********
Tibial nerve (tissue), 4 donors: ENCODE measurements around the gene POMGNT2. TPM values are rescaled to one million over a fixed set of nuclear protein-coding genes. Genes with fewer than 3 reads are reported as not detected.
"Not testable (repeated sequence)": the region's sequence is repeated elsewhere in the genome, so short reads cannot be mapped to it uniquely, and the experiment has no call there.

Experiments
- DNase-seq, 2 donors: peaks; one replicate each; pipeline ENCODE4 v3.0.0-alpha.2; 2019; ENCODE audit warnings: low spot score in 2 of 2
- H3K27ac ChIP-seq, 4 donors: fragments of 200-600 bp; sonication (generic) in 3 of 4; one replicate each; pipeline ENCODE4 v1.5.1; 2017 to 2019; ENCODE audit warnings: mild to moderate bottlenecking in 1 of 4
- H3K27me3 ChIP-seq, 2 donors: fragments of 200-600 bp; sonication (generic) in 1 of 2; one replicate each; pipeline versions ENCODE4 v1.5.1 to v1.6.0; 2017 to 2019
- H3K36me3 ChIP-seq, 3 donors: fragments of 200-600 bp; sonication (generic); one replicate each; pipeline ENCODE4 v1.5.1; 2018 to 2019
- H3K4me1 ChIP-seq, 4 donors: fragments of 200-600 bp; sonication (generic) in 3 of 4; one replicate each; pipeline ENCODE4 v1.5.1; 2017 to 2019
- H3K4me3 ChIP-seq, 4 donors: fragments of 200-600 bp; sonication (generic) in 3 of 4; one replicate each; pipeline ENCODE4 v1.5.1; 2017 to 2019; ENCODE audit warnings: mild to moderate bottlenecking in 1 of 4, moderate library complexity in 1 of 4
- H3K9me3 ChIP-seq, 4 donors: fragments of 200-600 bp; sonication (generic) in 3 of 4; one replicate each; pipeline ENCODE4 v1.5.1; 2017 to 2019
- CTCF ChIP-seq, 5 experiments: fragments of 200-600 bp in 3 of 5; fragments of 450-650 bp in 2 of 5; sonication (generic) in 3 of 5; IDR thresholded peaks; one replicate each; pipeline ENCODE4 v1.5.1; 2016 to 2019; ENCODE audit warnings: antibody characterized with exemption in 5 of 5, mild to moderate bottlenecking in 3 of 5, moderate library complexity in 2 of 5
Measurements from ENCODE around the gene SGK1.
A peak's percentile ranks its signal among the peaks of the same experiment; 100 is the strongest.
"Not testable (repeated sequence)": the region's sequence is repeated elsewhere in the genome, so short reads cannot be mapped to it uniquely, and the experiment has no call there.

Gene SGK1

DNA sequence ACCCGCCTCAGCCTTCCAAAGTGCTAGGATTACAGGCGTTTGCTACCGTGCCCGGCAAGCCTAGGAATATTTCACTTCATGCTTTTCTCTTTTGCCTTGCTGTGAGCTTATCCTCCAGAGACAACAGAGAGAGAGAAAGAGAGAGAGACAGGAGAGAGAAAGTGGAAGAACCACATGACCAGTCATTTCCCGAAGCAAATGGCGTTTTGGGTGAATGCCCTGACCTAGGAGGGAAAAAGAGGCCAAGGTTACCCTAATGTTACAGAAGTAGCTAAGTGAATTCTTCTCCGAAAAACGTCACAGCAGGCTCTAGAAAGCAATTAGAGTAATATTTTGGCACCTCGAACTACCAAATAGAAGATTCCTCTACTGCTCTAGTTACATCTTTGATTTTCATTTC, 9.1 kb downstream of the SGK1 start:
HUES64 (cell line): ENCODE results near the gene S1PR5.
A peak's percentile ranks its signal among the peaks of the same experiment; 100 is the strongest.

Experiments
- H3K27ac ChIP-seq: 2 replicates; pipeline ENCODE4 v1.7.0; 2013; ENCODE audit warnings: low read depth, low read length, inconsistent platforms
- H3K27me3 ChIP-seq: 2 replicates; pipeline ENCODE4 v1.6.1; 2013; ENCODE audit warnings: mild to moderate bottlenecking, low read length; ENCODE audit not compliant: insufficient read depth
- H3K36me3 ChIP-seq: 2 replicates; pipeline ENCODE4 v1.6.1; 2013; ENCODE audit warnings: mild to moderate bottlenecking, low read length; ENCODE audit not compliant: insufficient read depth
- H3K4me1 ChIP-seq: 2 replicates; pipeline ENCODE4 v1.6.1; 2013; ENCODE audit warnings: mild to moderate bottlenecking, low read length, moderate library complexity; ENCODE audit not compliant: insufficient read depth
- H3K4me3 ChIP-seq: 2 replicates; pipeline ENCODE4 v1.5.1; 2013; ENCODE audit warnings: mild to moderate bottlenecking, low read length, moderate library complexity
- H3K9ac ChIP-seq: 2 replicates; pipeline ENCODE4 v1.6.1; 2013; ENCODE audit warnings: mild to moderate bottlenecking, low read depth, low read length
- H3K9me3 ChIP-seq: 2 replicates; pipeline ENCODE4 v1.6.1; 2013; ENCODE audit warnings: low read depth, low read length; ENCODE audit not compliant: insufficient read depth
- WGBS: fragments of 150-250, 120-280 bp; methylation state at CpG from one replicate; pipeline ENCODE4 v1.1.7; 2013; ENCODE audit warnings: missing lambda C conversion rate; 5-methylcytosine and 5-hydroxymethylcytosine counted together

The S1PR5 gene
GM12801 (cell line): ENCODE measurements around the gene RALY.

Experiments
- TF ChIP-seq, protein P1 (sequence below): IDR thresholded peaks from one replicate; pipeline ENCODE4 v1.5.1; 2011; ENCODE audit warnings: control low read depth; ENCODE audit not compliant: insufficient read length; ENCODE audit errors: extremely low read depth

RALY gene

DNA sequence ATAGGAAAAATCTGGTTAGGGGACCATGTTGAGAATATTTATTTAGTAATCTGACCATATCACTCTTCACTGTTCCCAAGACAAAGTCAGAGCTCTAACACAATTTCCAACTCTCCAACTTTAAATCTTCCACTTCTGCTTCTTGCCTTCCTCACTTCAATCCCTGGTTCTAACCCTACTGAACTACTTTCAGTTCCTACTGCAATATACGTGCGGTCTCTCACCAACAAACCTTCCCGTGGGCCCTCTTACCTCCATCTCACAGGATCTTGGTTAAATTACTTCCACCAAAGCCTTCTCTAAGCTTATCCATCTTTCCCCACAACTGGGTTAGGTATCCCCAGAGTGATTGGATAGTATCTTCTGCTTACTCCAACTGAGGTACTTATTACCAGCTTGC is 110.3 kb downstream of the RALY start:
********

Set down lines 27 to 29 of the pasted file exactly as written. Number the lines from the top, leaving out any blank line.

- WGBS: fragments of 150-250, 120-280 bp; methylation state at CpG from one replicate; pipeline ENCODE4 v1.1.7; 2013; ENCODE audit warnings: missing lambda C conversion rate; 5-methylcytosine and 5-hydroxymethylcytosine counted together

The S1PR5 gene
GM12801 (cell line): ENCODE measurements around the gene RALY.